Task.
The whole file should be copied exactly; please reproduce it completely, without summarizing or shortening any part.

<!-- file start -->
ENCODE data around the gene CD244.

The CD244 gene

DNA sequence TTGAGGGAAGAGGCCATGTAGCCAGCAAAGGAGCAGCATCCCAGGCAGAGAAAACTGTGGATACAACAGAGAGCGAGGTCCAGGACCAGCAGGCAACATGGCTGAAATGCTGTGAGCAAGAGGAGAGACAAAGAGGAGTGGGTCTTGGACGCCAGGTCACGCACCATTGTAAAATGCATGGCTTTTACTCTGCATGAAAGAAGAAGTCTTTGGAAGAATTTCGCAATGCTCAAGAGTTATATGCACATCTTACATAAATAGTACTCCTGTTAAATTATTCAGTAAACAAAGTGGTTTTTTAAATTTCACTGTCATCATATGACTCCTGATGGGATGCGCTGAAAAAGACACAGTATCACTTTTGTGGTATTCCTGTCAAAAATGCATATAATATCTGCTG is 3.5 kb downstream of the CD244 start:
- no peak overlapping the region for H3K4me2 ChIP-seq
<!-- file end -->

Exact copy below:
ENCODE data around the gene CD244.

The CD244 gene

DNA sequence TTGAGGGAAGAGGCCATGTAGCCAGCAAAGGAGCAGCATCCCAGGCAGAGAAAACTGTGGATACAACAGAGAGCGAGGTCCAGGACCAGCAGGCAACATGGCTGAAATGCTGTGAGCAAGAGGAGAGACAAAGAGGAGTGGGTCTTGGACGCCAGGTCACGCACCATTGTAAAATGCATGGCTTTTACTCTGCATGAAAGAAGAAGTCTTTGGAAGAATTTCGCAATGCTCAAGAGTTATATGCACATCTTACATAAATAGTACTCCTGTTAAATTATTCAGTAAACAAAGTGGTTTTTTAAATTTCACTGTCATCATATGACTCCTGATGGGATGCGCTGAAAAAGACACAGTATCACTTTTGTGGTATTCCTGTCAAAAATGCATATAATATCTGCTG is 3.5 kb downstream of the CD244 start:
- no peak overlapping the region for H3K4me2 ChIP-seq